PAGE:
The authors of The New Health Rules share a few easy, unexpected habits to adopt now.
By Frank Lipman, MD and Danielle Claro
Get away from fruit and grains in the morning -- you don't need that sugar and gluten. A dose of healthy fats will start your day off right. Have boiled or poached eggs with greens, or sardines on gluten-free crispbreads or half an avocado -- score it, spritz it with lemon juice or olive oil, sprinkle it with salt and cumin and eat it like a grapefruit.
Counting calories is a distraction that could lead you down a path of artificial sweeteners and preservatives -- the absolute worst stuff for your body. Instead, think about eating clean food, close to nature and dense with nutrients. Pay attention to the source of your calories rather than the number. (A hundred calories from kale are much better for you than a hundred calories from the vending machine.)
They're the command center of the body. Be nice to them. While you're doing dishes or chitchatting on the phone, roll a tennis ball under the bottom of one foot, then the other, for five minutes each (or to really spoil yourself, use a foot roller). Doing so ungrips all the tiny muscles that hold up your frame all day and has gentle trickle-up benefits for your entire system. Minimize the number of hours you spend in torturous shoes. High heels don't just hurt your feet; they affect the body all the way up -- knees, hips, spine, neck (and then your brain and mood, because if you're hurting, you're cranky). When you take off a pair, always take two minutes (literally two minutes) to stretch yourself back into shape; stand on a step with just the balls of your feet and let one heel lower down for a deep calf stretch. Hold for a few seconds, then switch feet. Repeat 10 times.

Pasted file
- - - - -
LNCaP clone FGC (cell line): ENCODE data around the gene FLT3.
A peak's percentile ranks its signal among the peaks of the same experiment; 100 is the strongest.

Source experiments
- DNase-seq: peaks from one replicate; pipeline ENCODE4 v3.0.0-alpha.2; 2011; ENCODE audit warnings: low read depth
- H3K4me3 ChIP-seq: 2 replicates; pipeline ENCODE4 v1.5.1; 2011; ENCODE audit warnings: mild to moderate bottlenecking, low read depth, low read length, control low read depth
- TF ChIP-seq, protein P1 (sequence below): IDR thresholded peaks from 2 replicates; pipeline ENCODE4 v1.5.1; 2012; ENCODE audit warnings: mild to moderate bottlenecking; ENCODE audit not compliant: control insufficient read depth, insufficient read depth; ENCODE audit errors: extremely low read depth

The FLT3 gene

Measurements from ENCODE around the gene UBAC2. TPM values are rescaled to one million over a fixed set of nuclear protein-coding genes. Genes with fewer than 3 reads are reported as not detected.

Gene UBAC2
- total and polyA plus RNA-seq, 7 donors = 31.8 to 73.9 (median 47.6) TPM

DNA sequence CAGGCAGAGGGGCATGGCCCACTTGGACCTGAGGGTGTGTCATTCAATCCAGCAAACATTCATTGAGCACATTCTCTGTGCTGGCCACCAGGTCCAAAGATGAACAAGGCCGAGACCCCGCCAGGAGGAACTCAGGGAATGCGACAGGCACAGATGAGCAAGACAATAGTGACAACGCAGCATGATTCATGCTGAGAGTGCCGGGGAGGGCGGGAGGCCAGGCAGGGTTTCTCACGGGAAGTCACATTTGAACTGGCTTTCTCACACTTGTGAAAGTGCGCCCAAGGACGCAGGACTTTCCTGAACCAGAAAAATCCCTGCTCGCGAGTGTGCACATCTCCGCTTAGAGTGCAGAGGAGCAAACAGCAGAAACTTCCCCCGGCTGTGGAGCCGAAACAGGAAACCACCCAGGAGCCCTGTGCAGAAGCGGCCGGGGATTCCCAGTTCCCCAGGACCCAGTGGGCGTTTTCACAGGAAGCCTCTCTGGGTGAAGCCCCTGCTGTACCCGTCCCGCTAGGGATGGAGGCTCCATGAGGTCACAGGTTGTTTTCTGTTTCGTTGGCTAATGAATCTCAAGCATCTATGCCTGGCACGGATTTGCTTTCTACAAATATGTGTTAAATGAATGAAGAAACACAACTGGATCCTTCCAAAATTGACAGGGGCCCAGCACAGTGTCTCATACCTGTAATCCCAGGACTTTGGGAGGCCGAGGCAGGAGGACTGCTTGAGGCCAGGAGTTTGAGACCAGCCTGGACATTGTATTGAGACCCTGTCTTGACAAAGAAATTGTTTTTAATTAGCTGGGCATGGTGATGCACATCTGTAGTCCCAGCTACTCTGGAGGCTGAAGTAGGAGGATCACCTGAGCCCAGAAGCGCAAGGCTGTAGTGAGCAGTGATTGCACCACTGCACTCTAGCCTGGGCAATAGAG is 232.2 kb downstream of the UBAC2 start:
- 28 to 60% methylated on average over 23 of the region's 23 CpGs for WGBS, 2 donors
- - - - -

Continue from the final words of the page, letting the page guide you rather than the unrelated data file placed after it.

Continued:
The good, nutritious fats you get from extra-virgin olive oil are altered when the oil is heated. That doesn't make it bad for you when it's used in cooking; it just takes away some of its magic properties. So go ahead and use a little of it to keep the fish from sticking to the pan. But for maximum health benefits, drizzle it on your salad or swirl it into a green juice (it adds amazing richness).
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This is easy to say and hard for some to do, but make it a goal -- in fact, write it on a Post-it and stick it anywhere you get stuck (at your computer, say). After 55 minutes of work, get up and walk around, or climb a flight of stairs. Or if you have a private office, run through a couple of yoga poses or some old-school calisthenics (push-ups, jumping jacks) -- anything that shakes you out of the "chair" shape your body's been holding. This break also gives your mind a restart, so this habit can be great for productivity.
This except was taken from The New Health Rules by Frank Lipman, MD and Danielle Claro (Artisan Books). Copyright 2014. Photographs by Gentl & Hyers.